Thursday, May 11, 2023

A eulogy for Heather Armstrong

Heather Armstrong, the "queen of the mommy bloggers" and the author of, is dead from an apparent suicide after a relapse in her sobriety. She was only 47 years old. She leaves behind two children and a legacy as one of the most important social media influencers ever.

In February 2002, Heather became the first person of which I'm aware to be fired for something she wrote online. One of her co-workers discovered that Heather was the author of an anonymous blog that, in part, discussed her workplace and her co-workers. Most of what she wrote was unflattering. That person anonymously reported Heather to their HR department. She was then fired because of some of the things she had written.

Wednesday, March 1, 2023

Tweets, honest beliefs, and terminations

@realDonaldTrump I am the VP of HR in a comp outside of philly an informal survey of our employees shows 100% AA employees voting Trump!

On July 24, 2016, Kathleen Jungclaus — the 55-year-old then-VP of HR for Waverly Heights Ltd. — tweeted the above. A couple of months later, someone anonymously notified Jungclaus's superiors of the tweet. When confronted, Jungclaus initially provided shifting explanations of the tweet's origins but ultimately admitted posting it. As a result, Waverly fired her for violating its social media policy (which she had drafted). After Waverly replaced her with someone 12 years her junior, Jungclaus sued for sex discrimination, age discrimination, retaliation, and hostile work environment.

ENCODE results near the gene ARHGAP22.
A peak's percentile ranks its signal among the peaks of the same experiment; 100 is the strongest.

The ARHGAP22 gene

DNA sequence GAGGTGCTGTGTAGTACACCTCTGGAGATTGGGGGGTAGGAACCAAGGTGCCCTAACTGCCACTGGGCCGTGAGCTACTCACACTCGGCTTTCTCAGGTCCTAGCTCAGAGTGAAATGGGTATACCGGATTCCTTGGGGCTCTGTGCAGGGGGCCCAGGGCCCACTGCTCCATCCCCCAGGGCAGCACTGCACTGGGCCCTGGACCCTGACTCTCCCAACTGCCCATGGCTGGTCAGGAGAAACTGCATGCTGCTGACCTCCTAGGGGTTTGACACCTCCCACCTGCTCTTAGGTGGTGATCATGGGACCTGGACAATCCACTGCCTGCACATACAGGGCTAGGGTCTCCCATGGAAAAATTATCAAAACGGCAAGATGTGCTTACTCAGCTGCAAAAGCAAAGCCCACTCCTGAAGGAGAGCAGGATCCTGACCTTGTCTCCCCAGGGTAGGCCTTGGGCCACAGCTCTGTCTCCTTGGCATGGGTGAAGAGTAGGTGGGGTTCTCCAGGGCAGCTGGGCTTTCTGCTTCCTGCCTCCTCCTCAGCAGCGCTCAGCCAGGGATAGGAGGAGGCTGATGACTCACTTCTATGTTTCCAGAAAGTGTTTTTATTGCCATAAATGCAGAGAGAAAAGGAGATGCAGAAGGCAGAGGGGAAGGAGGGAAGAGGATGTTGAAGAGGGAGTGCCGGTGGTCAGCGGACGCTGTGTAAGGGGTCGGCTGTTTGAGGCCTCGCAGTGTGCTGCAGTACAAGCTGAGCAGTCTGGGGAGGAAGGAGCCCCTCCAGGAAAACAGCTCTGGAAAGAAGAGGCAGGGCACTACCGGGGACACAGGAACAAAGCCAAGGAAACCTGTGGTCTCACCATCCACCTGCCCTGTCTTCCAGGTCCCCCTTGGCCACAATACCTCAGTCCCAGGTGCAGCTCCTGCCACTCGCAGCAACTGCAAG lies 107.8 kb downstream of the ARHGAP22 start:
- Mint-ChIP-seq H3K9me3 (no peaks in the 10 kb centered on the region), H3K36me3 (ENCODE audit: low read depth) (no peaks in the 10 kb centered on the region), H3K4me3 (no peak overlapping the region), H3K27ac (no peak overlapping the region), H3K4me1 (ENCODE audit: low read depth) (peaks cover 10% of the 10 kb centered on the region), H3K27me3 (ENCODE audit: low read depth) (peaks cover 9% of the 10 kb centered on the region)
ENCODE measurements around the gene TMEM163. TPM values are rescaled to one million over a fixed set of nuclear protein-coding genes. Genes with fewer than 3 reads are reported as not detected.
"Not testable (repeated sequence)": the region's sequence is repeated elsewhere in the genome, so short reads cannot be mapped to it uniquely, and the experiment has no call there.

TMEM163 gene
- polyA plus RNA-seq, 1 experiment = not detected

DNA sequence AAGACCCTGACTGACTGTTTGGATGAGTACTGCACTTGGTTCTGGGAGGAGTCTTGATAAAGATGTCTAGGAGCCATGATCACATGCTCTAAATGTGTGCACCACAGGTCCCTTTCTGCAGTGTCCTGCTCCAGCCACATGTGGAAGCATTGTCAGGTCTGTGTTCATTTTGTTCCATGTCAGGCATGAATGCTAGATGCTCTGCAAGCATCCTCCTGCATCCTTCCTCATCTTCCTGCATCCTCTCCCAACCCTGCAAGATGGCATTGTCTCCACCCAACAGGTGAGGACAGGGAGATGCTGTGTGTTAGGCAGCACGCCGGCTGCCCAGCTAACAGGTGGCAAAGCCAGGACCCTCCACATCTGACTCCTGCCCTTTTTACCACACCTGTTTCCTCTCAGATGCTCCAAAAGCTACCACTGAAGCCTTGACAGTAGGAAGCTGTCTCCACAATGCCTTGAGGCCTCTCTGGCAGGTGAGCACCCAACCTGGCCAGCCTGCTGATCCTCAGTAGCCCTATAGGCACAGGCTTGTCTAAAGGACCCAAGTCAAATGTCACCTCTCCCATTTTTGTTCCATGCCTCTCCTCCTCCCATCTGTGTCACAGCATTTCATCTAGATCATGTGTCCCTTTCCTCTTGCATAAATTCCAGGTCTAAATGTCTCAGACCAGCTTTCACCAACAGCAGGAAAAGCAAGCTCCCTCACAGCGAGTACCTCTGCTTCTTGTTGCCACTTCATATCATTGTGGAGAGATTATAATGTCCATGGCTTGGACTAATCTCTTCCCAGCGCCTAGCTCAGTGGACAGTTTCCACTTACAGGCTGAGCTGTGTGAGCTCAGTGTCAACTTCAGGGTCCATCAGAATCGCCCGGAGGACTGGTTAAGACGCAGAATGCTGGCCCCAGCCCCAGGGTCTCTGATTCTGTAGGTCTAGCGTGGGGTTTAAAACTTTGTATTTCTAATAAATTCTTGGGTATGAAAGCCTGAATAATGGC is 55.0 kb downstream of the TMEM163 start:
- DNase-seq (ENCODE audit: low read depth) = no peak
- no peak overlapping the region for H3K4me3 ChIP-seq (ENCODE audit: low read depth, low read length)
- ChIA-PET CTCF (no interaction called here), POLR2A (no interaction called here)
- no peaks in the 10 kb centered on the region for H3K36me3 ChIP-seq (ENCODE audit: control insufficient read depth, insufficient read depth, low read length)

Wednesday, January 25, 2023

Offensive social media posts doom airline employee’s discrimination claim

"If I were Black in America, I think I'd get down on my knees every day and thank my lucky stars that my ancestors were brought over here as slaves."

"Have you lost your cotton pickin' mind?"

"Too many [blue-eyed people] are reproducing with Brown Eyed People."

Those are three examples of Colleen Koslosky's (a former American Airlines customer service agent) Facebook posts that went viral and caused her employer to fire her.

She claimed the airline fired her because of her disability — nerve damage and edema in her leg — based on its prior denial of a reasonable accommodation. The employer, on the other hand, argued that it properly fired her after Koslosky's posts went viral, customers complained, and employees refused to work with someone they believed was "racist." 

The 3rd Circuit Court of Appeals had little difficultly affirming the dismissal of Koslosky's lawsuit.

She … claims that a male American customer service employee who was not disciplined for his social media posts disparaging Trump voters — calling them "ignorant rednecks" and "uneducated racist white people." Koslosky does not argue American management knew about her colleague's inflammatory social media posts. This is dispositive. …

As Koslosky points to no evidence of pretext, we are thus left with one conclusion: American fired her because her racially insensitive social media posts violated its policies and generated an outcry from employees and customers alike. Because this is a legitimate justification for her ouster, we are not persuaded that the company violated any law here.

This employee had no business keeping her job or winning a discrimination lawsuit. Employees are absolutely responsible for what the post on their personal social media, and need to understand that their employer can, should, and will hold them accountable when warranted. In this case, it was warranted. 

Thursday, November 17, 2022

I have zero sympathy for insubordinate employees who are fired

This is how it started.

This is how it's ended (for now).